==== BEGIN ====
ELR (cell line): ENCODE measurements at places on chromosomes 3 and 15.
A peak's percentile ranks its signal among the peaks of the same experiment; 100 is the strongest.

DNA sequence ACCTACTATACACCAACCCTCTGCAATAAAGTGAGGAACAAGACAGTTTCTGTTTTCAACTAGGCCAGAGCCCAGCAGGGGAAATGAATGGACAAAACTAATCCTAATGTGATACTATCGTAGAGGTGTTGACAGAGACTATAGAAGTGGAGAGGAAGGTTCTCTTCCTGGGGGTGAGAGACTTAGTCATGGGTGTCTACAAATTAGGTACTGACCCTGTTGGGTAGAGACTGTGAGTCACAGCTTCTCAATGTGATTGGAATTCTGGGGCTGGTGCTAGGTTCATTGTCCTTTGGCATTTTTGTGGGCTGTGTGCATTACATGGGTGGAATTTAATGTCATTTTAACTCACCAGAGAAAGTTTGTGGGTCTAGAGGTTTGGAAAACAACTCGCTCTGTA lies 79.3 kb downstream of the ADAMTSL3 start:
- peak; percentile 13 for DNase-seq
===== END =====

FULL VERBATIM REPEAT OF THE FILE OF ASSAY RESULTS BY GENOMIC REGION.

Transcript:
ELR (cell line): ENCODE measurements at places on chromosomes 3 and 15.
A peak's percentile ranks its signal among the peaks of the same experiment; 100 is the strongest.

DNA sequence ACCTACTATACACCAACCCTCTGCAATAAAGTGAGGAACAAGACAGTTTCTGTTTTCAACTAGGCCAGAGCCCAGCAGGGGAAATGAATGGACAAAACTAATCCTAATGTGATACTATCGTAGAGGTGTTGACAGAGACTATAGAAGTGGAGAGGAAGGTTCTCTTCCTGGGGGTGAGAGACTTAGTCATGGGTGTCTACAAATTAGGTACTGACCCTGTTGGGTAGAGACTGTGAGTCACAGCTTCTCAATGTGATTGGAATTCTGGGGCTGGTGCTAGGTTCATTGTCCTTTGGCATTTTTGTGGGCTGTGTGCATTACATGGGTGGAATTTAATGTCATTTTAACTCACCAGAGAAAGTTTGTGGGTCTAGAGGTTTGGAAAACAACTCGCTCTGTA lies 79.3 kb downstream of the ADAMTSL3 start:
- peak; percentile 13 for DNase-seq